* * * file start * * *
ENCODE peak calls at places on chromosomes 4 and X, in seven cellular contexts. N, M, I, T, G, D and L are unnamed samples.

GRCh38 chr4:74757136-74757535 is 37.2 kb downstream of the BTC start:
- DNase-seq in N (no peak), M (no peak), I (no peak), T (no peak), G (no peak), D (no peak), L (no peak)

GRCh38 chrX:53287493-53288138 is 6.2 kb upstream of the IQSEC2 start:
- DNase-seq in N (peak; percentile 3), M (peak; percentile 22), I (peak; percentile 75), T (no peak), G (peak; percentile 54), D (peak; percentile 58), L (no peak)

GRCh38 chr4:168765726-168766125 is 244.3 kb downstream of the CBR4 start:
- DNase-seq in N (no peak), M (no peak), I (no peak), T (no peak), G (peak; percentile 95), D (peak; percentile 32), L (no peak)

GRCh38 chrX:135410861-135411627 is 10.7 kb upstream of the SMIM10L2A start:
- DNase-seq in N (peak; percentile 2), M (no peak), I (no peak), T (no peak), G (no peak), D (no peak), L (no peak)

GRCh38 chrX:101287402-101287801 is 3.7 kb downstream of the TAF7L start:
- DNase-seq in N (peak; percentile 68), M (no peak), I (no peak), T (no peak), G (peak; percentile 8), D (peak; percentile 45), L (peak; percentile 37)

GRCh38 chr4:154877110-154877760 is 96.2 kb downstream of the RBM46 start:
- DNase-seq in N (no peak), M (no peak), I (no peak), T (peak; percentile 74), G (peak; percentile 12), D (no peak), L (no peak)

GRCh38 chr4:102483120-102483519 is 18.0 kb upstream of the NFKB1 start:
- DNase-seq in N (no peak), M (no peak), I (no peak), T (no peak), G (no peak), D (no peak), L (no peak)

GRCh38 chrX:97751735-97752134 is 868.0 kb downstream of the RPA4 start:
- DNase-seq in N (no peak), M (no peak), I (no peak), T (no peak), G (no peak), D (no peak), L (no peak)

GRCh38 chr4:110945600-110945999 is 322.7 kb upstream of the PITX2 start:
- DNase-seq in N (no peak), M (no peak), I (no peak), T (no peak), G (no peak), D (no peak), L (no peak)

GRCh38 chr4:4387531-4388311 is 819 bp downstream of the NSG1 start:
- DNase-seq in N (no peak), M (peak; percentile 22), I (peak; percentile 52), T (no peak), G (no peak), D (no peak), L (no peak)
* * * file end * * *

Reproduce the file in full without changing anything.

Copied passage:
ENCODE peak calls at places on chromosomes 4 and X, in seven cellular contexts. N, M, I, T, G, D and L are unnamed samples.

GRCh38 chr4:74757136-74757535 is 37.2 kb downstream of the BTC start:
- DNase-seq in N (no peak), M (no peak), I (no peak), T (no peak), G (no peak), D (no peak), L (no peak)

GRCh38 chrX:53287493-53288138 is 6.2 kb upstream of the IQSEC2 start:
- DNase-seq in N (peak; percentile 3), M (peak; percentile 22), I (peak; percentile 75), T (no peak), G (peak; percentile 54), D (peak; percentile 58), L (no peak)

GRCh38 chr4:168765726-168766125 is 244.3 kb downstream of the CBR4 start:
- DNase-seq in N (no peak), M (no peak), I (no peak), T (no peak), G (peak; percentile 95), D (peak; percentile 32), L (no peak)

GRCh38 chrX:135410861-135411627 is 10.7 kb upstream of the SMIM10L2A start:
- DNase-seq in N (peak; percentile 2), M (no peak), I (no peak), T (no peak), G (no peak), D (no peak), L (no peak)

GRCh38 chrX:101287402-101287801 is 3.7 kb downstream of the TAF7L start:
- DNase-seq in N (peak; percentile 68), M (no peak), I (no peak), T (no peak), G (peak; percentile 8), D (peak; percentile 45), L (peak; percentile 37)

GRCh38 chr4:154877110-154877760 is 96.2 kb downstream of the RBM46 start:
- DNase-seq in N (no peak), M (no peak), I (no peak), T (peak; percentile 74), G (peak; percentile 12), D (no peak), L (no peak)

GRCh38 chr4:102483120-102483519 is 18.0 kb upstream of the NFKB1 start:
- DNase-seq in N (no peak), M (no peak), I (no peak), T (no peak), G (no peak), D (no peak), L (no peak)

GRCh38 chrX:97751735-97752134 is 868.0 kb downstream of the RPA4 start:
- DNase-seq in N (no peak), M (no peak), I (no peak), T (no peak), G (no peak), D (no peak), L (no peak)

GRCh38 chr4:110945600-110945999 is 322.7 kb upstream of the PITX2 start:
- DNase-seq in N (no peak), M (no peak), I (no peak), T (no peak), G (no peak), D (no peak), L (no peak)

GRCh38 chr4:4387531-4388311 is 819 bp downstream of the NSG1 start:
- DNase-seq in N (no peak), M (peak; percentile 22), I (peak; percentile 52), T (no peak), G (no peak), D (no peak), L (no peak)